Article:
TED just launched its first-ever short film (30 sec to 3 mins) contest - with winners to be shown at TEDIndia this November. The TED Blog is taking the opportunity to feature some of the short films that played live at the conference in recent years.
It was just a matter of time: “With brands turning into curators of conversations about them and brand value increasingly determined by the value of aggregated content, third parties might be inspired to hijack these very brands by offering curated conversations on their behalf,” I wrote in early July.
And now Seth Godin and BzzAgent have done exactly this. The marketing guru and the marketing agency have launched a portal that aggregates conversations about brands and presents them in a unified public-facing dashboard that gives brands the chance to lead the discussion. Brands in Public translates the Get Satisfaction business model (a portal for public-facing aggregated customer support) into the broader realm of brand management. It aggregates the aggregation, if you will, and centralizes what Modernista, Skittles, and Crispin Porter Bogusky did on their own sites.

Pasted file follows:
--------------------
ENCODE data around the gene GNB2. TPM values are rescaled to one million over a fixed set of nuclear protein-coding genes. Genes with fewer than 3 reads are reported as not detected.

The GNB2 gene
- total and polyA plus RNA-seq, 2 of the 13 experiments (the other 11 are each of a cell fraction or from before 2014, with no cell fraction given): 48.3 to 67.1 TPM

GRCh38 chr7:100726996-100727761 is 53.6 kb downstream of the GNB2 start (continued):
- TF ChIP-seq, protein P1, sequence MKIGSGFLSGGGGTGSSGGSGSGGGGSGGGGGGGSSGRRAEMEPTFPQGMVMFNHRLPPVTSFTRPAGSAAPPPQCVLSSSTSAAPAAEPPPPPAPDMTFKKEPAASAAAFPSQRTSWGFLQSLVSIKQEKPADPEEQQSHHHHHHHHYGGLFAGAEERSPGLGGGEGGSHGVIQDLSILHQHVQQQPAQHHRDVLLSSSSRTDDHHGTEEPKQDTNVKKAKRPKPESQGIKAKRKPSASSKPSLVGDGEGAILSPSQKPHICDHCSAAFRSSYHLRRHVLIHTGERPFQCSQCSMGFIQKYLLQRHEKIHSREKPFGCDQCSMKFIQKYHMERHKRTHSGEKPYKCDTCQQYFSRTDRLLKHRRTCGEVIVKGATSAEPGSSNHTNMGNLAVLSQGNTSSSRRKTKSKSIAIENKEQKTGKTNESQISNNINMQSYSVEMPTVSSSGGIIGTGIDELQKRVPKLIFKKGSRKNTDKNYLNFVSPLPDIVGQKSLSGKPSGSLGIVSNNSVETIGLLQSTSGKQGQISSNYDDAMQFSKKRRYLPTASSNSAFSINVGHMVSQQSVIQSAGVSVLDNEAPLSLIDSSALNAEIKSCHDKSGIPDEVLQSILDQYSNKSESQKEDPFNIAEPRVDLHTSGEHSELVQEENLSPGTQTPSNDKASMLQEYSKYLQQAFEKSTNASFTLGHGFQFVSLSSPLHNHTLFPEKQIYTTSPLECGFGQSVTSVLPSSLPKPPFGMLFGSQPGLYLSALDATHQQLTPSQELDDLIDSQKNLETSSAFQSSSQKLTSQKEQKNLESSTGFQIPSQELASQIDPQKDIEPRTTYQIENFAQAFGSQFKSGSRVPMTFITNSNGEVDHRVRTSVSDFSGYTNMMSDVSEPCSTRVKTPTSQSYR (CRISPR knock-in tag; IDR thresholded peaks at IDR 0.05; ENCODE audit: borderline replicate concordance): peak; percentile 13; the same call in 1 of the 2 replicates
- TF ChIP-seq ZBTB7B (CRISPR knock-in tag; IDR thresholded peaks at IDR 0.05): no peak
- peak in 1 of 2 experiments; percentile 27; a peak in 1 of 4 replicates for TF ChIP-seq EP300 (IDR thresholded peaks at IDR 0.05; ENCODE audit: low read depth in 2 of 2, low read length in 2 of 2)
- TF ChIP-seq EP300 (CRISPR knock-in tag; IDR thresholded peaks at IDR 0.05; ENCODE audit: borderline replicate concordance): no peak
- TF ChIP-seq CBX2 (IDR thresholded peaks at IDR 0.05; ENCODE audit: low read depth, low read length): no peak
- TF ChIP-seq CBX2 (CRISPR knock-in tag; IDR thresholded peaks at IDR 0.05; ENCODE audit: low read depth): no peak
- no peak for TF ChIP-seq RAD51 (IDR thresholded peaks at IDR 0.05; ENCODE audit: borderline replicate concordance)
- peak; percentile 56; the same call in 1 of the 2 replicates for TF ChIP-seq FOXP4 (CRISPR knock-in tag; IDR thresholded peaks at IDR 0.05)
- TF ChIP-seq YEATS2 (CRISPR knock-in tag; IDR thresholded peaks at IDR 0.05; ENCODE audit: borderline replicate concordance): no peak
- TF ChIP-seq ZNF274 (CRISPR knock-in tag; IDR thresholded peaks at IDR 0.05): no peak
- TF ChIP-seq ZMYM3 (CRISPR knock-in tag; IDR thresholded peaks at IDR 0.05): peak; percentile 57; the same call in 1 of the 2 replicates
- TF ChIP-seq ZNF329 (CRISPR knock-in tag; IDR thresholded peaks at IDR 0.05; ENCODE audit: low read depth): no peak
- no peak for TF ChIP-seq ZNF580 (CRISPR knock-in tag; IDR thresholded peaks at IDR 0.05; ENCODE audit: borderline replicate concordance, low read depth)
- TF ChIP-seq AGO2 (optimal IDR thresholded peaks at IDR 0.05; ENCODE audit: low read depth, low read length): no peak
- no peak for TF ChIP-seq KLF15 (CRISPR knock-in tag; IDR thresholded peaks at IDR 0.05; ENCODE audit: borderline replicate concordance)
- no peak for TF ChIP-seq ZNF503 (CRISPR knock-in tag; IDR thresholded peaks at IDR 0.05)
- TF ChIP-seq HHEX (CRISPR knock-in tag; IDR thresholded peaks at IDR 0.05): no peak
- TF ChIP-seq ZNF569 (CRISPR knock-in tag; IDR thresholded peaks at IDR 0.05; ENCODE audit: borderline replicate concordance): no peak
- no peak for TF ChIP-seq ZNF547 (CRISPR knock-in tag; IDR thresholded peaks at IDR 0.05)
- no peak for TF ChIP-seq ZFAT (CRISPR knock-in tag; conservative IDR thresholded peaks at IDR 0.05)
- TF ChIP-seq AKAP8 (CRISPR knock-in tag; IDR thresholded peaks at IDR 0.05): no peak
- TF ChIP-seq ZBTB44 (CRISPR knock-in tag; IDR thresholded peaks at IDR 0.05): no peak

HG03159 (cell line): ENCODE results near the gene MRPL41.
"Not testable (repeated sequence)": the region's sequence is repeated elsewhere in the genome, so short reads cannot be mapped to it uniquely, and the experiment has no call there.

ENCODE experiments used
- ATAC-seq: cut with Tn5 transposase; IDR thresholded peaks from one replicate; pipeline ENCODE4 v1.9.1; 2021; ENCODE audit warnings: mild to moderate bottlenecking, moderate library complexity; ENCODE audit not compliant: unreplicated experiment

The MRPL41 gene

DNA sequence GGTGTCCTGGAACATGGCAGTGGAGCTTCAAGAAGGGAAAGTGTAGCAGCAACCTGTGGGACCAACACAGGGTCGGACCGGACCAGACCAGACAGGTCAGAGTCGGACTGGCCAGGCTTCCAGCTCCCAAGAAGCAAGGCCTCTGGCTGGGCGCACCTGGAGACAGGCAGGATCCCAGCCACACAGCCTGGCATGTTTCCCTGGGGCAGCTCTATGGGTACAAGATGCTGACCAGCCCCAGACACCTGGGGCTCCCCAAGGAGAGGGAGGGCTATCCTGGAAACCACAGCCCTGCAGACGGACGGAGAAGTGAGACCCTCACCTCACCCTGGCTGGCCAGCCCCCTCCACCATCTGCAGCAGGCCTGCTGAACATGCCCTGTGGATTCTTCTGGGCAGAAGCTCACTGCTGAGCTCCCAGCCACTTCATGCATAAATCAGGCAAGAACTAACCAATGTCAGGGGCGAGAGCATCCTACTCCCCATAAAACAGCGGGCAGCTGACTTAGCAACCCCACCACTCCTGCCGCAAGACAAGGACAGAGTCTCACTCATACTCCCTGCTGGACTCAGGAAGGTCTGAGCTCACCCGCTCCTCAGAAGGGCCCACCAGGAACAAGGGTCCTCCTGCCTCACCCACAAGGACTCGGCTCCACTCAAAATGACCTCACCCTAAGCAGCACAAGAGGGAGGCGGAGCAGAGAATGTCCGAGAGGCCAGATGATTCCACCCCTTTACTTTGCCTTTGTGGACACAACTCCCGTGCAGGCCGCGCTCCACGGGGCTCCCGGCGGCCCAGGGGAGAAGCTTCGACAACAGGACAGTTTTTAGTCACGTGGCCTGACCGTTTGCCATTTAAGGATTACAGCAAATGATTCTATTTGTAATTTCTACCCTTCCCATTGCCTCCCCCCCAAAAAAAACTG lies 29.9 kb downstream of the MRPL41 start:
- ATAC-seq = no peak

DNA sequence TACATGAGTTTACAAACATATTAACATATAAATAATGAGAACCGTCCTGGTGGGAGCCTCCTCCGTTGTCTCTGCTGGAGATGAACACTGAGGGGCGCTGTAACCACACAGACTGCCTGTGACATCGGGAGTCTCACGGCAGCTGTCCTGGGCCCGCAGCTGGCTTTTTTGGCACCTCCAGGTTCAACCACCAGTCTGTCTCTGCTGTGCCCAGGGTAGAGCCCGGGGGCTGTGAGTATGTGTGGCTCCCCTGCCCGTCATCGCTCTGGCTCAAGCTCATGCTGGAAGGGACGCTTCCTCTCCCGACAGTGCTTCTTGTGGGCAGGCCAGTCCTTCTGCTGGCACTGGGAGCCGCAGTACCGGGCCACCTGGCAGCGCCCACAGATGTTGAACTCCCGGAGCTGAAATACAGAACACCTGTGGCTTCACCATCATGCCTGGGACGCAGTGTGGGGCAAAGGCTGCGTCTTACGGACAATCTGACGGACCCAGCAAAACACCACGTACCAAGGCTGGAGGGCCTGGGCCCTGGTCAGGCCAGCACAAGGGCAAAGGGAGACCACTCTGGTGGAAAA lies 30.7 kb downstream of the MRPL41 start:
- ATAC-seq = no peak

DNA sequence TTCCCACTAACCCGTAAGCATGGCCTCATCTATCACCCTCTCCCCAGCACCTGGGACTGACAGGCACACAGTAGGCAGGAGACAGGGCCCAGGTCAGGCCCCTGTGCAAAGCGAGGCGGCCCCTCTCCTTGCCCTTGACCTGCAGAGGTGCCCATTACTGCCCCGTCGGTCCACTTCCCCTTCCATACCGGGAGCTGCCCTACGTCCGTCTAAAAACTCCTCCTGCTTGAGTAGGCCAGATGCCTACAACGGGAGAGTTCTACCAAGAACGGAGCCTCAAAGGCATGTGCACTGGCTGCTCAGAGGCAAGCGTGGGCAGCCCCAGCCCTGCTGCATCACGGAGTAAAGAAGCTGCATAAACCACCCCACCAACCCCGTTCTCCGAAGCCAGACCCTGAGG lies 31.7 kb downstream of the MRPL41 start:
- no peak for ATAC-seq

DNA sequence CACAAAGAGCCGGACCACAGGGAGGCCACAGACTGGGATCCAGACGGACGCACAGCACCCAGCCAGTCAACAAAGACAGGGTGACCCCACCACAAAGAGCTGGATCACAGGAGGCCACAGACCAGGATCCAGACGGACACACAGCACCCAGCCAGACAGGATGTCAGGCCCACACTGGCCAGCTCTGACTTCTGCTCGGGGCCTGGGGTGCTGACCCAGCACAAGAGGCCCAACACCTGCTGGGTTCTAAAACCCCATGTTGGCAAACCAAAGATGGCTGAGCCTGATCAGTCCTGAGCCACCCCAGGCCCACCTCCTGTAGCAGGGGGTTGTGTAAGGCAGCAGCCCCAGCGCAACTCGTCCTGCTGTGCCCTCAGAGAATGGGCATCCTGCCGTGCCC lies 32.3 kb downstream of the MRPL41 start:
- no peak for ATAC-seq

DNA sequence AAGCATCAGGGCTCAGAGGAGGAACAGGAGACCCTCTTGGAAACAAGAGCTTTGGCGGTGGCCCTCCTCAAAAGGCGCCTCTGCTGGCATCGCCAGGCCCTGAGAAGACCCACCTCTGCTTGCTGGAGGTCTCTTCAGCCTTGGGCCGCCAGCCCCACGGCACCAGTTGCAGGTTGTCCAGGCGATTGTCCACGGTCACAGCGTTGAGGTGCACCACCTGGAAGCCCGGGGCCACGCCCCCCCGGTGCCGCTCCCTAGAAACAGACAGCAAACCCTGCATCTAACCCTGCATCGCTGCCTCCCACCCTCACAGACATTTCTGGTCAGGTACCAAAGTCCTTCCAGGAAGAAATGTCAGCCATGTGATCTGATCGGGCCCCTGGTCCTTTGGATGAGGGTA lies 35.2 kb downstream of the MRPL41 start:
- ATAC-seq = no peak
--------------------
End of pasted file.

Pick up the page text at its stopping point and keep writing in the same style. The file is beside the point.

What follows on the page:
For one week, Swiss author Alain de Botton was living the life I’ve always wanted to live. As the first-ever writer-in-residence of London’s Heathrow Airport, he was working on his new book on site, observing, documenting, and philosophically charging the emotions and motions of the two arguably most interesting things in life – people and planes – in transit, in situ.
Hubspot viral marketing scientist Dan Zarrella has examined 5 million tweets and 40 million re-tweets over the course of nine months and just published his study on the factors of re-tweeting success: What does/does not get re-tweeted, and for what reasons?
Several frogs are in London this week to unveil the special TEDGlobal issue of our design mind magazine in a very special TED Salon on Monday, with the title "More Substance of Things Not Seen." The event will be co-hosted by frog and TED, and moderated by Sam Martin, editor-in-chief of design mind, and Bruno Giussani, European director of TED. More about that soon.
It comes in handy for the frog delegation that this is also the first week of the magnanimous London Design Festival, an eclectic assembly of design-related programs, exhibitions, and parties all over town.